PE's MP3 for Y2K
By Alex Pappademas
JUNE 7, 1999: Truth is, I don't care how Public Enemy put their albums out. LP, CD, MP3, sold from the boot of Chuck D's mom's Camry LE, whatever. For more than a decade, PE have been inspiring debate, provoking protest and rolling in analytical ink, not all of it complimentary. That's a tradition that should continue, and it would be a straight-up shame if the new PE hit the street and all we did was fetishize about distribution.
But just so you know, There's a Poison Goin' On . . . is PE's first album for the new World Wide Web-based record label Atomic Pop, which calls itself "a new model music company dedicated to leveraging the digital medium to change the way music is acquired, marketed, promoted, sold, and distributed." Which means that though Poison will be available in record stores on July 6, the only way to get the $10 CD right now is on-line, from atomicpop.com or amazon.com, or by downloading the music directly from the Atomic Pop site for a Dischord-ish eight bucks.
Whether or not Atomic Pop (founded by industry lifer Al Teller, whose résumé includes head-office stints at both CBS and MCA) represents an actual revolution remains to be seen. At the moment, the company looks suspiciously like a plain ol' indie label with a fresh Web site. And its non-PE bench (L7? Blood of Abraham?) looks like sloppy seconds, even though Chuck D's presence could make a pillow fight take on an insurrectionist cast.
But two seconds into Poison, none of that matters. Because from sound one -- a flipped-inside-out acoustic-guitar sample going down the drain -- "Dark Side of the Wall: 2000" is indelibly Public Enemy, all syncopated explosions, pump-shotgun drum loops, whinnying flutes, and sampled white authority figures postulating about the apocalypse as if they didn't know their collective ass is next. Like "Contract on the World Love Jam," the Bomb Squad instrumental that opened 1990's Fear of a Black Planet (Def Jam), it's an overture to the hour of chaos ahead.
Throughout PE's career, even when Chuck D's lyrics were misguided or totally full of shit ("She Watch Channel Zero," anyone?) the truth came through in D's delivery, and the wall of sound underneath it. It was music as hectic as a talk-radio screaming match, as lurid as the front page of PE's long-time nemesis the New York Post.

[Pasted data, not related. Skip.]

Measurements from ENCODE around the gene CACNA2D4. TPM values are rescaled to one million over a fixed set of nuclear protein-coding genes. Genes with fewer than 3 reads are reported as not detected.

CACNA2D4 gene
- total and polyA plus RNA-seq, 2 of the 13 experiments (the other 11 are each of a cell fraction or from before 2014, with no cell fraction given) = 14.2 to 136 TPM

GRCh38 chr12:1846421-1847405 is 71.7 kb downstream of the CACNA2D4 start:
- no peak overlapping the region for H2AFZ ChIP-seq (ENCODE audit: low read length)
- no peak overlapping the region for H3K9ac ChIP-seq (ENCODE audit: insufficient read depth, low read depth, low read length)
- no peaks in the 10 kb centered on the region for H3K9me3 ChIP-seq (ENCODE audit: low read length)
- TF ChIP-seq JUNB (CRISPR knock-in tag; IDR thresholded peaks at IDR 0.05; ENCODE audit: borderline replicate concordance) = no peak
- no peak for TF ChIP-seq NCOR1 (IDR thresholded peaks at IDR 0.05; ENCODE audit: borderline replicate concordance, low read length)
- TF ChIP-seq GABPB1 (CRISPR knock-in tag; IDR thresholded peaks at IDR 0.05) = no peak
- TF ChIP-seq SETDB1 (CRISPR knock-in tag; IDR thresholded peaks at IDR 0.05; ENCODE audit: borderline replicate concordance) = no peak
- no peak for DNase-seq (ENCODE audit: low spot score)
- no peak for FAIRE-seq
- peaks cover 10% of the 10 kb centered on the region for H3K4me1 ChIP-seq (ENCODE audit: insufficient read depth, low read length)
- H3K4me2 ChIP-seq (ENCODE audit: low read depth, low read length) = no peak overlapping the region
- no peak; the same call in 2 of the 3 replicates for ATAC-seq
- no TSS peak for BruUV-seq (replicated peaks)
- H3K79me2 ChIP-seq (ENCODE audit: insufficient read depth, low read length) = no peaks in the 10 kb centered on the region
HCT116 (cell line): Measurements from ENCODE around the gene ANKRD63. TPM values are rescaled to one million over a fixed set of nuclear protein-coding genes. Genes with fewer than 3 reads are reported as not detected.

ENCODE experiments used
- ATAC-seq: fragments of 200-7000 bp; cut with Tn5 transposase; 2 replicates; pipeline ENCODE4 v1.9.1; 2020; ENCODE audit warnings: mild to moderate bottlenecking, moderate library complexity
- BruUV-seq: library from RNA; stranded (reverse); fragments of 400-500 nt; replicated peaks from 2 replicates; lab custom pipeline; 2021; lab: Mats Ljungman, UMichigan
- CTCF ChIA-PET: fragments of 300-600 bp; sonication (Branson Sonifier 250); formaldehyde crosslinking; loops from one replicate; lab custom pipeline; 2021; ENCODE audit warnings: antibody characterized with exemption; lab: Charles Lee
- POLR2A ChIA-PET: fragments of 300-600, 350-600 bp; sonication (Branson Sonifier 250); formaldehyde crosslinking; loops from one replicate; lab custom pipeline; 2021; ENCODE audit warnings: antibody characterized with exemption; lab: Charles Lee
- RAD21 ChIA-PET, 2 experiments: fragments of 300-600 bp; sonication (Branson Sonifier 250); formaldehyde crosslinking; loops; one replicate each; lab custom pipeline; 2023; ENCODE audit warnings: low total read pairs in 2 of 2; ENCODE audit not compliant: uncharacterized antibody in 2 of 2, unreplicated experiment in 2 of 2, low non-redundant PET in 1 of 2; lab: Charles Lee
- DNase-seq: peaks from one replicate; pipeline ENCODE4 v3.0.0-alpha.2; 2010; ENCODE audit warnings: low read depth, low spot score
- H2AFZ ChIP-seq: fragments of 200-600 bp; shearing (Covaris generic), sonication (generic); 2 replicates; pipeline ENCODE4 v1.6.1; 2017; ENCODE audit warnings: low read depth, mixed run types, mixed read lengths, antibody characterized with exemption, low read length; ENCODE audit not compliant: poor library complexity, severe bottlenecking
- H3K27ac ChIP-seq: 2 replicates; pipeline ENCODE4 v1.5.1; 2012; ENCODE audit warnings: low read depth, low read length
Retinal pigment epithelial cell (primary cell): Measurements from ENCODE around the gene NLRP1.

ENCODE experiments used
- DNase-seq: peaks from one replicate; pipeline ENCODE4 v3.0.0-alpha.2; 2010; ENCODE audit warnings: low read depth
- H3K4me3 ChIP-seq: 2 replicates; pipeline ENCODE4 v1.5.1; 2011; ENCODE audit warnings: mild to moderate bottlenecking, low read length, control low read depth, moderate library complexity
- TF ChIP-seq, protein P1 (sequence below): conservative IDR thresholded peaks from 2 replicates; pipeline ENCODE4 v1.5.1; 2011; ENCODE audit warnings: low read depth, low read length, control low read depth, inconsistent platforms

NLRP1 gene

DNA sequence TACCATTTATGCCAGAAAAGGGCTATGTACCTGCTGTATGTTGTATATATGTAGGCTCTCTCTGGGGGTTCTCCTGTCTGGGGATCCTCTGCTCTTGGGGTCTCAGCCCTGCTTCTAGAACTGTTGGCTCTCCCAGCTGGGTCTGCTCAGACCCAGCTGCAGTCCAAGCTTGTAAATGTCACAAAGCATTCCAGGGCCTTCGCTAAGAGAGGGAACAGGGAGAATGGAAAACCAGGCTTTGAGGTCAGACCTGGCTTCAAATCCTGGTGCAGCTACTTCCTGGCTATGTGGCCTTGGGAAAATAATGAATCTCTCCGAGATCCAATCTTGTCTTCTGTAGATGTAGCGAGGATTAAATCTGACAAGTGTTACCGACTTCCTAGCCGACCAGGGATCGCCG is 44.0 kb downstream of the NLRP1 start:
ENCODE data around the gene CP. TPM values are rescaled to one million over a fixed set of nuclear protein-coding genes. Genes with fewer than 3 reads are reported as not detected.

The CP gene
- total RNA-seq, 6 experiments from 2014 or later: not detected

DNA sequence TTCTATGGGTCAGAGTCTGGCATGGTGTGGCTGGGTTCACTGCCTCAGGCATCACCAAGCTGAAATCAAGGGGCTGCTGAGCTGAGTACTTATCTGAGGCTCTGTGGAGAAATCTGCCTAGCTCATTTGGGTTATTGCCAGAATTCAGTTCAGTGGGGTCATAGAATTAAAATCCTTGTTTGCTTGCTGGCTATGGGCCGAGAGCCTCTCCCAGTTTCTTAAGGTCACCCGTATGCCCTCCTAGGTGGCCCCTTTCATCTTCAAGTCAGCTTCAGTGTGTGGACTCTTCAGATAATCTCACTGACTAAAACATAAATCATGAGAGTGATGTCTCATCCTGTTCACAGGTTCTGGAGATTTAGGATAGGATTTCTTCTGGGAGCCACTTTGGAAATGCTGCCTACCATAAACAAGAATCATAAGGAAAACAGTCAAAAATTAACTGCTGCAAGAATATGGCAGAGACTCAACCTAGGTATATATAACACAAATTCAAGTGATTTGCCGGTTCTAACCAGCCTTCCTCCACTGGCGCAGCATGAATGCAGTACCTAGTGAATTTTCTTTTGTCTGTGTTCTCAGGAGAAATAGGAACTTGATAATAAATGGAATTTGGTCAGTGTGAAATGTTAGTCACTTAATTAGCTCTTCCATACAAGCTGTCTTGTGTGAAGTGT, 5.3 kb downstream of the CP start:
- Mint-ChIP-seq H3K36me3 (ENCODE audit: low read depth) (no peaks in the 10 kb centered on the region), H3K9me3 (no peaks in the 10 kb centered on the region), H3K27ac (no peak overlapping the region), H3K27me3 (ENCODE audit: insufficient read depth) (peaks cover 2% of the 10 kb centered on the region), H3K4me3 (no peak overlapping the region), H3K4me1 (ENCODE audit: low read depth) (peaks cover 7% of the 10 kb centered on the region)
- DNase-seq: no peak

The absence of sounds in that weight class made last year's He Got Game soundtrack more a greatest-miss than a return to form. But the title track was maybe the first PE single you could hum, unless the doo-doo-woppin' bass line from "911 Is a Joke" counts. And it was undeniably poignant to hear D, a sports nut so hardcore he's used the phrase "salary cap" to advocate the redistribution of global wealth, tearing sports itself apart, unraveling the ways the game he'd loved had come to embody the worst qualities of a system he despised.
Substitute hip-hop for sports and the metaphor still holds up -- after PE's break with Russell Simmons and their original record label, Def Jam, Chuck's dismissive "Fuck the game, if it ain't sayin' nothing" scans today as "Fuck Def Jam" and Puffy and everyone else who helped turn hip-hop's soul-on-a-roll into novelty-crossover soap-on-a-rope. But Poison's message isn't as tight as He Got Game's. The disc's thesis is that the turn of the millennium is a chance for black people to renegotiate their deal with America, a time to grab some agency or get shafted like the Furious Five. But Chuck's lost some focus, so he manages only collateral damage and not accuracy on the mike, often just riffing on complementary sounds like the freestyle rhymer he never really was. Protein, gangsta lean, triple team, tetracycline. It works surprisingly well -- there may be nothing holding the lines together on cuts like "Here I Go" or "Last Mass of the Caballeros," but that doesn't stop the words from setting one another off like strings of firecrackers.
And it helps that most of the new album approaches the psychedelic density of
the second side of Black Planet, with newcomer Tom E. Hawk's beats
buzzing and skipping in a credible impersonation of system-crashing media
overload or your CD player catching a Y2K fit. So even if there's something
crazy about a Public Enemy disc where the most memorable track is a Flavor Flav
joint -- "41:19," where Flav gets pulled over for driving-while-black, then
asserts, with almost Cagneyish defiance, that the New York cops who shot Diallo
needed more target practice while "10,000 disposable cameras" get the whole
exchange on film -- this is still an album that demands to be ordered or
downloaded or stolen, as long as it's heard. Even amid chaos, the message comes
through: don't stop being pissed off about tomorrow, it'll soon be here. And if
we're not careful, it could be worse than ever.
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